After 16 reported mass shootings in 2012 that resulted in over 88 casualties, the questions of enhancing security measures and reforming gun control are becoming hot-button topics.
Many firearm advocates believe that campus would be safer if students were permitted to carry concealed weapons.
Currently, the Ohio Revised Code prohibits concealed carrying on any premises owned or leased by any public or private college, university, or other institution of higher education, unless the handgun is in a locked motor vehicle or the licensee is in the immediate process of placing the handgun in a locked motor vehicle.
Kurt Muller, a University of Akron School of Law alumnus, firmly believes that permitting concealed weapons at the university would reduce crime and increase security.
“Concealed firearms should be allowed on campus for the same reason they are allowed everywhere else in Ohio,” Muller said. “Criminals do not respect arbitrary boundaries. Law-abiding citizens who carry everywhere else they go and are responsible everywhere else will be just as responsible on campus too.”
Muller serves as the director of strategy for the organization “Students for Concealed and Carry.”
According to concealedcampus.org, “The group was founded after the Virginia Tech massacre in 2007, and has already helped reform firearm regulations in six states, most recently by bringing suit in Colorado where a state Supreme Court victory brought the number of colleges allowing concealed carry to over 200. Six more states are considering similar changes.”
“Zips for Concealed Carry” has two main functions, Mansell said. The first is to dispel the common myths and misconceptions about concealed carry on college campuses, by making the public aware of the facts. The second function is to push state legislators and school administrators to grant concealed handgun license holders the same rights on college campuses that those licensees currently enjoy in most other unsecured locations.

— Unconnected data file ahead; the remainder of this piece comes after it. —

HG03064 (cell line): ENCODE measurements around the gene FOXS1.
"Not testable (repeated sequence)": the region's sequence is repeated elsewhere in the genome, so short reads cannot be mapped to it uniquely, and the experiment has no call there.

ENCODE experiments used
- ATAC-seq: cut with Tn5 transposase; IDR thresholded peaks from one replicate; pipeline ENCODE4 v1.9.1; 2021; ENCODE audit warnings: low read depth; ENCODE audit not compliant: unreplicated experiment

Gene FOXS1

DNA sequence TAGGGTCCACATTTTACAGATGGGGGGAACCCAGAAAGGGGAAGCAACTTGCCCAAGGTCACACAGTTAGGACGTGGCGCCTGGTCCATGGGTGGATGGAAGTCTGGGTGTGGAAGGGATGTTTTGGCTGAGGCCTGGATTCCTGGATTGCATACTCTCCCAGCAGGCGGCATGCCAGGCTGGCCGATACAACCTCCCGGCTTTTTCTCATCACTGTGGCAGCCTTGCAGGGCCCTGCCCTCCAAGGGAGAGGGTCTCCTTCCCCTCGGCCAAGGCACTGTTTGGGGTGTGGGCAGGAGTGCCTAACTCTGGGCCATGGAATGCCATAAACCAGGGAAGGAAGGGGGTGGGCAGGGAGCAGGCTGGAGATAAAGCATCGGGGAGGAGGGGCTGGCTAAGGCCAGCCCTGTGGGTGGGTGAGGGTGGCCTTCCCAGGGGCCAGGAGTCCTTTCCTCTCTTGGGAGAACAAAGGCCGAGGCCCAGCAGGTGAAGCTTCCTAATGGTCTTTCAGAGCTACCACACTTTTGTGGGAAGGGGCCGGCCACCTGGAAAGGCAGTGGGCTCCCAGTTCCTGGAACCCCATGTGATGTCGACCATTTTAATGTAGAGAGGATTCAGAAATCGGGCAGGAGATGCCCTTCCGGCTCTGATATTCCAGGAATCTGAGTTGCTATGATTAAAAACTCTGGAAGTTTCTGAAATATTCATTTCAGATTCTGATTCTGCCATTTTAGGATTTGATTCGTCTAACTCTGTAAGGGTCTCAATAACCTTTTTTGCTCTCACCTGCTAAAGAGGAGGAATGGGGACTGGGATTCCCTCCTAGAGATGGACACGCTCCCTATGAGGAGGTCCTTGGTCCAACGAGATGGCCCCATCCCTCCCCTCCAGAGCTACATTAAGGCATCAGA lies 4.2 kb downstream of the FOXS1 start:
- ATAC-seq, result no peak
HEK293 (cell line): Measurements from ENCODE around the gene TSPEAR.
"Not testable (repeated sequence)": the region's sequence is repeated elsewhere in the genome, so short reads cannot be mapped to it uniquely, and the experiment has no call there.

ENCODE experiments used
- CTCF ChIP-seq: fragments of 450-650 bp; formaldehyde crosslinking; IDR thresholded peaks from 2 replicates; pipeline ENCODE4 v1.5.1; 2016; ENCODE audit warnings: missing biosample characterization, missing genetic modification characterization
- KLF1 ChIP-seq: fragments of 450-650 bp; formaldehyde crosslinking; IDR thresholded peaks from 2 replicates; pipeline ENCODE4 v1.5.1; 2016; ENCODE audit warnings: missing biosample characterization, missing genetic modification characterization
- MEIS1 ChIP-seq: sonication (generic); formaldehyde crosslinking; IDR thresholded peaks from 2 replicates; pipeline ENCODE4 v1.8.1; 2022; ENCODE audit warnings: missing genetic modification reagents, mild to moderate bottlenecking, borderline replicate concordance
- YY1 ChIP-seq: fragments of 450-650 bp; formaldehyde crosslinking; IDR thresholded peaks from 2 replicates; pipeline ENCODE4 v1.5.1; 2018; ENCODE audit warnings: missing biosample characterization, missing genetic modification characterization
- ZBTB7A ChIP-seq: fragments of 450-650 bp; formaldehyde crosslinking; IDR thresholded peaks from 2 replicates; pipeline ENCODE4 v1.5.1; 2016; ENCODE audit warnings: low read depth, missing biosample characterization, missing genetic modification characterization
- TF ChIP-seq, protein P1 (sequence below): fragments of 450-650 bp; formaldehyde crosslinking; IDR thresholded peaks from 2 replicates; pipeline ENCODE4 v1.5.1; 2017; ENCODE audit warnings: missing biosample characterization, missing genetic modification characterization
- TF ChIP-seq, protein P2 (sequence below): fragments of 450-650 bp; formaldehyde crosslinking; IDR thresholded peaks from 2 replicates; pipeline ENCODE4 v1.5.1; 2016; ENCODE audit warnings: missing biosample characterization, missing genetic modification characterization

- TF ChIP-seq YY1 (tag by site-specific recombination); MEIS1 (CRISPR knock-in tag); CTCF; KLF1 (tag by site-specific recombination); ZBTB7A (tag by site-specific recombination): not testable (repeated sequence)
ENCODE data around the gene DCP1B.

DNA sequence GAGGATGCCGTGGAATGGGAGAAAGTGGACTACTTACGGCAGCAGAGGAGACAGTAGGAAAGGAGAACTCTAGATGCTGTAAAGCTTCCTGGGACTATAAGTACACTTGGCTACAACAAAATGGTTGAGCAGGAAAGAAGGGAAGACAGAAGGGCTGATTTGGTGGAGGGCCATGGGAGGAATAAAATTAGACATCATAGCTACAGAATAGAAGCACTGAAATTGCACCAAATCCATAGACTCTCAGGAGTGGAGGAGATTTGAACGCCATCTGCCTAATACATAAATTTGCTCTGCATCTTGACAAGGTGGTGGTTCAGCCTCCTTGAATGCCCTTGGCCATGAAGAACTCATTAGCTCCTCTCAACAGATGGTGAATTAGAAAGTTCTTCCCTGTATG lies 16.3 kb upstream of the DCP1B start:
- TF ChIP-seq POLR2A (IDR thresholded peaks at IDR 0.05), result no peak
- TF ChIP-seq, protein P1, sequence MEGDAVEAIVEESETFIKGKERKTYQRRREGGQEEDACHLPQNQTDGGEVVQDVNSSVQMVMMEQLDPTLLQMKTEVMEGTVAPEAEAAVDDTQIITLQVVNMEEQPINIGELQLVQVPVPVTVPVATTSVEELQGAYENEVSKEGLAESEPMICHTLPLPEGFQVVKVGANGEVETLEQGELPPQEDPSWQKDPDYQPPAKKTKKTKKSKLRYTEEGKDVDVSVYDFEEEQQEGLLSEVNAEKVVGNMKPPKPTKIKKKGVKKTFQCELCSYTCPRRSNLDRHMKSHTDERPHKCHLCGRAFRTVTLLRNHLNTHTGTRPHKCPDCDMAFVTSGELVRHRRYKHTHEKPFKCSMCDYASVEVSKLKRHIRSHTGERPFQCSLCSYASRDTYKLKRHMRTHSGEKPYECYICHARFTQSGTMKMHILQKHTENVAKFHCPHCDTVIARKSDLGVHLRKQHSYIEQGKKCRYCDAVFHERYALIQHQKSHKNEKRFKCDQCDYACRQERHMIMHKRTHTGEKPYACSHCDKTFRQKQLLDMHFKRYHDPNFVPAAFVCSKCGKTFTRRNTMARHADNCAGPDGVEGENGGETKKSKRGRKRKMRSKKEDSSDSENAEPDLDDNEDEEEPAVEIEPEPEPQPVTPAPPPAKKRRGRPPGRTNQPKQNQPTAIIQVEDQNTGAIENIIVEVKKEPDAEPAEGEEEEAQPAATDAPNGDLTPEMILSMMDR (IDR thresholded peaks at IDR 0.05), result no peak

Mansell said, “‘Zips for Concealed Carry’ fully supports states’ rights. Its policy is to push for change at the state level, rather than at the federal level.
“The first step is to see the laws in many states amended to remove statutory prohibitions against concealed carry on college campuses. The next step is to see other states follow Utah’s lead in prohibiting state-funded colleges from refusing to honor state-issued licenses,” Mansell said.
University of Akron Chief of Police Paul Callahan said that he understands students’ concerns but he does not think allowing “blanket concealed carry everywhere is the answer.”
“I do not think it is conducive to a proper learning environment,” Callahan said. “It makes it difficult for first responders to know who is a suspect and who is the innocent student.”
That is not the only reason Callahan said guns on campus should not be permitted.
“We have special circumstances here on campus which affect the state law differently,” he said. “We have a high school and a day care which call for additional restrictions to
According to the Ohio law regarding concealed carried weapons, if licensed conceal and carry gun owners find themselves in a situation where they have to use their firearm and the police are called, gun owners need to inform officers that they do have a licensed handgun. They should also keep their hands in plain sight and not touch the handgun. Most importantly, they should comply with all officer commands.
“Police in Ohio already have to make this friend/foe determination everywhere else they might go since concealed carry is legal in Ohio,” Muller said. “The good guy will follow the police officer’s command to put down a firearm. In response to a threat, the only person guaranteed to be there is the ‘bad guy’ and the would-be victim.”
Muller said that the victim needs to have immediate options to respond to the immediate threat.
“Waiting five minutes for the police to show up will be too late,” Muller said.
UA Nursing student Angie Grace said she is concerned about allowing concealed weapons to be permitted on campus.
“I think it is not safe,” Grace said. “If I knew people were walking around campus with guns, I probably wouldn’t want to go here.”
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